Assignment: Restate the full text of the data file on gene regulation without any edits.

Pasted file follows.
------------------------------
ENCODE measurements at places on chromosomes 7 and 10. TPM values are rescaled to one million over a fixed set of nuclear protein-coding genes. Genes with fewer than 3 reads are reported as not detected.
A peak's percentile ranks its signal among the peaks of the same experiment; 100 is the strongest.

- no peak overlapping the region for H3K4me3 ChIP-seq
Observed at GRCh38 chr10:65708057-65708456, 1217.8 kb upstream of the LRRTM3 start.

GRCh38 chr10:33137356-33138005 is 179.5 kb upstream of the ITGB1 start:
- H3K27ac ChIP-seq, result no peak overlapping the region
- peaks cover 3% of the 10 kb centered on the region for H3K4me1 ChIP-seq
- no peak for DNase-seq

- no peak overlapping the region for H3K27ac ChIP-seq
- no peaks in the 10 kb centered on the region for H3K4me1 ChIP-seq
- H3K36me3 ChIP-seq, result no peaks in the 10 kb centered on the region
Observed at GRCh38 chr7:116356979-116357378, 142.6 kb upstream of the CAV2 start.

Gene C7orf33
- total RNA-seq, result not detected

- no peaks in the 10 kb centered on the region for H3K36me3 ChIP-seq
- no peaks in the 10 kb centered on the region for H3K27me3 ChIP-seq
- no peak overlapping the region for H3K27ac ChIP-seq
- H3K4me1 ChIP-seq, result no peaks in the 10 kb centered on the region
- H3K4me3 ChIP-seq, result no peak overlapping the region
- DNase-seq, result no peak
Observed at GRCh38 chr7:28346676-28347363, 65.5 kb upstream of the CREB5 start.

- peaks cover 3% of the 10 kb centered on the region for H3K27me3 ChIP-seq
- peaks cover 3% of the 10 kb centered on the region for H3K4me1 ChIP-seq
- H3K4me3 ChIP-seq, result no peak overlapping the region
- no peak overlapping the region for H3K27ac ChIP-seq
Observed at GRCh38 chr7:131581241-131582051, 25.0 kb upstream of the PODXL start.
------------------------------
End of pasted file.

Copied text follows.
ENCODE measurements at places on chromosomes 7 and 10. TPM values are rescaled to one million over a fixed set of nuclear protein-coding genes. Genes with fewer than 3 reads are reported as not detected.
A peak's percentile ranks its signal among the peaks of the same experiment; 100 is the strongest.

- no peak overlapping the region for H3K4me3 ChIP-seq
Observed at GRCh38 chr10:65708057-65708456, 1217.8 kb upstream of the LRRTM3 start.

GRCh38 chr10:33137356-33138005 is 179.5 kb upstream of the ITGB1 start:
- H3K27ac ChIP-seq, result no peak overlapping the region
- peaks cover 3% of the 10 kb centered on the region for H3K4me1 ChIP-seq
- no peak for DNase-seq

- no peak overlapping the region for H3K27ac ChIP-seq
- no peaks in the 10 kb centered on the region for H3K4me1 ChIP-seq
- H3K36me3 ChIP-seq, result no peaks in the 10 kb centered on the region
Observed at GRCh38 chr7:116356979-116357378, 142.6 kb upstream of the CAV2 start.

Gene C7orf33
- total RNA-seq, result not detected

- no peaks in the 10 kb centered on the region for H3K36me3 ChIP-seq
- no peaks in the 10 kb centered on the region for H3K27me3 ChIP-seq
- no peak overlapping the region for H3K27ac ChIP-seq
- H3K4me1 ChIP-seq, result no peaks in the 10 kb centered on the region
- H3K4me3 ChIP-seq, result no peak overlapping the region
- DNase-seq, result no peak
Observed at GRCh38 chr7:28346676-28347363, 65.5 kb upstream of the CREB5 start.

- peaks cover 3% of the 10 kb centered on the region for H3K27me3 ChIP-seq
- peaks cover 3% of the 10 kb centered on the region for H3K4me1 ChIP-seq
- H3K4me3 ChIP-seq, result no peak overlapping the region
- no peak overlapping the region for H3K27ac ChIP-seq
Observed at GRCh38 chr7:131581241-131582051, 25.0 kb upstream of the PODXL start.